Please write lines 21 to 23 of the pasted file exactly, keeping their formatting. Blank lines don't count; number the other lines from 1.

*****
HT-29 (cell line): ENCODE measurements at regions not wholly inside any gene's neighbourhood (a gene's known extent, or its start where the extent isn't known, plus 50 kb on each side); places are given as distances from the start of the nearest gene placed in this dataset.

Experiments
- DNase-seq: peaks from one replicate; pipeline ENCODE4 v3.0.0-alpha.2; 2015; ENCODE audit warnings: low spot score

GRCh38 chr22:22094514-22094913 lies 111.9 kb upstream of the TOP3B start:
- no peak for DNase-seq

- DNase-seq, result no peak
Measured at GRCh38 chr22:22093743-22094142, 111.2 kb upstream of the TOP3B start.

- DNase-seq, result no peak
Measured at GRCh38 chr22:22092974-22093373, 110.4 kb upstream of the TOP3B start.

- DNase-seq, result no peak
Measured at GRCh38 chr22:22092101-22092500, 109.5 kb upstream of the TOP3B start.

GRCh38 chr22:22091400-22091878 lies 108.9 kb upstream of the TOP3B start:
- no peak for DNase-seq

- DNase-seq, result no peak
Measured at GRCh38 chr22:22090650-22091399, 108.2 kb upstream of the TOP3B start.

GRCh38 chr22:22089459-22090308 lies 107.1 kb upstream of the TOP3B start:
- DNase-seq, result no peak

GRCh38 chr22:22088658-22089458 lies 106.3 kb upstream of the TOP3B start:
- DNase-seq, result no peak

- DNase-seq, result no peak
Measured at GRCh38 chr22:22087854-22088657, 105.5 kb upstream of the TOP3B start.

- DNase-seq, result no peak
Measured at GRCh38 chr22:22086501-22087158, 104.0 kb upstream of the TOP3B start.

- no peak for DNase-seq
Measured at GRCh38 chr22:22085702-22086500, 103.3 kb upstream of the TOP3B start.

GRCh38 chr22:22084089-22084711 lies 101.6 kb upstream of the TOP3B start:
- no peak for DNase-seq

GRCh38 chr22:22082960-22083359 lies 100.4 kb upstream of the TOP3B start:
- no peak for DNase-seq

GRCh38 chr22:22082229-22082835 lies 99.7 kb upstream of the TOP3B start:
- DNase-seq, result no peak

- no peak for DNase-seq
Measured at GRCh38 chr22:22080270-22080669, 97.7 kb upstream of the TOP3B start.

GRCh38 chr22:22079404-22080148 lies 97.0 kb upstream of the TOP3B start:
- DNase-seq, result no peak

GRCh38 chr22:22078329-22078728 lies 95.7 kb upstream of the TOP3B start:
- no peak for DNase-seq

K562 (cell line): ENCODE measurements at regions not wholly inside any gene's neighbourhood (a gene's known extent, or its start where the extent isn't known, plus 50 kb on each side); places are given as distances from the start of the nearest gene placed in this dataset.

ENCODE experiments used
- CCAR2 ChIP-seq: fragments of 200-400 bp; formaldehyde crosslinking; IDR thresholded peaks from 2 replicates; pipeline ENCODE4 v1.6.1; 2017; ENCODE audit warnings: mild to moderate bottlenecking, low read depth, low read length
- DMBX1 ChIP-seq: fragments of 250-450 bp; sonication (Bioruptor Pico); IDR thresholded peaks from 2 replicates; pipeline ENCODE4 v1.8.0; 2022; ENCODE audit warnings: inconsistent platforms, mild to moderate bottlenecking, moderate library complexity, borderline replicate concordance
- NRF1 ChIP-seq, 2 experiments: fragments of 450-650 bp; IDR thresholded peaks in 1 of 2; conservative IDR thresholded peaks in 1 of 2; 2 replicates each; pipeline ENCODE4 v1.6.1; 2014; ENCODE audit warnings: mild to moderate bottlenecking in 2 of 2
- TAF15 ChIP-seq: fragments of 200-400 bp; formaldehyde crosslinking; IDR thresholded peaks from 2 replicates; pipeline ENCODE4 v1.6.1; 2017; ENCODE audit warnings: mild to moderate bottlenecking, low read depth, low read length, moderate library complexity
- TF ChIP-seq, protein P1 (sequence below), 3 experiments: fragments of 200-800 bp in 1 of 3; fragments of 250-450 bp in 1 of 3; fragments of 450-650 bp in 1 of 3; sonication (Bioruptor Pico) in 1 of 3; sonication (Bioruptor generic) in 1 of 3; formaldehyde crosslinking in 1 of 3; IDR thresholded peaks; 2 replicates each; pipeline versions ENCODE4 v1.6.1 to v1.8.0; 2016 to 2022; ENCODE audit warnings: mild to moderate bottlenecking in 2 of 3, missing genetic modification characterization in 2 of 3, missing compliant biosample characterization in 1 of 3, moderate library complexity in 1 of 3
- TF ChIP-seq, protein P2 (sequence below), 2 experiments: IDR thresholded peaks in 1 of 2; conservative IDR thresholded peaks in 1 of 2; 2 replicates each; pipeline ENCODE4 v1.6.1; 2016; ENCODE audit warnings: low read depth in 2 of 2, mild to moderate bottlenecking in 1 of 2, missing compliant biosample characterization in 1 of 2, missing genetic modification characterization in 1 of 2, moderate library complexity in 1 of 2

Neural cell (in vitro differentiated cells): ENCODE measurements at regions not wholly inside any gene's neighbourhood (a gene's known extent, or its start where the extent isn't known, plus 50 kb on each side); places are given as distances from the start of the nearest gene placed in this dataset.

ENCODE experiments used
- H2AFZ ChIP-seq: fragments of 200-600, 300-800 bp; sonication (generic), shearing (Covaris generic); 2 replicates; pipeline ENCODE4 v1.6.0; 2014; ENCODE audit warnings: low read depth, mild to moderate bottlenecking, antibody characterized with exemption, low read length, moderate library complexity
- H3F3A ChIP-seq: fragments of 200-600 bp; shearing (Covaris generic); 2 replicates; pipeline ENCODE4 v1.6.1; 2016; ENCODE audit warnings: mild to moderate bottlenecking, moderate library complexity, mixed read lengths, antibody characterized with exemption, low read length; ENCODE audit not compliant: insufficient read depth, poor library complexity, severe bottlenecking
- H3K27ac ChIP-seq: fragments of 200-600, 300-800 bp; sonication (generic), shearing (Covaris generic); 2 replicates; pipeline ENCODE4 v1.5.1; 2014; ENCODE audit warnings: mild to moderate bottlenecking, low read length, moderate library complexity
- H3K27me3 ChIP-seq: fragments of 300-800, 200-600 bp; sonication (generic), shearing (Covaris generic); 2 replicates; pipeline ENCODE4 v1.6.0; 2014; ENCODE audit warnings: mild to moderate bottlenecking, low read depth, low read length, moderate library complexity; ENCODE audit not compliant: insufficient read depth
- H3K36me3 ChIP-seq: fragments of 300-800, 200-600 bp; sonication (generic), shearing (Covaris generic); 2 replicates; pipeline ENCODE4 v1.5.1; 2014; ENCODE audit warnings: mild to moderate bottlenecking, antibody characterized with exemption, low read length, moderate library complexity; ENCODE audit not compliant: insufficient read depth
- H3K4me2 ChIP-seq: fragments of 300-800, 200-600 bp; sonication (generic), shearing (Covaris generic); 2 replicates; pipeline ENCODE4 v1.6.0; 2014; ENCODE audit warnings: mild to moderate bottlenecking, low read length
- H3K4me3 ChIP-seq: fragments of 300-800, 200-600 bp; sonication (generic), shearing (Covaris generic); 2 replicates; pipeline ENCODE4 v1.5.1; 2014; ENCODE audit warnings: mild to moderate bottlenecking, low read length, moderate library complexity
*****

Measured at GRCh38 chr22:22087854-22088657, 105.5 kb upstream of the TOP3B start.

- DNase-seq, result no peak
Measured at GRCh38 chr22:22086501-22087158, 104.0 kb upstream of the TOP3B start.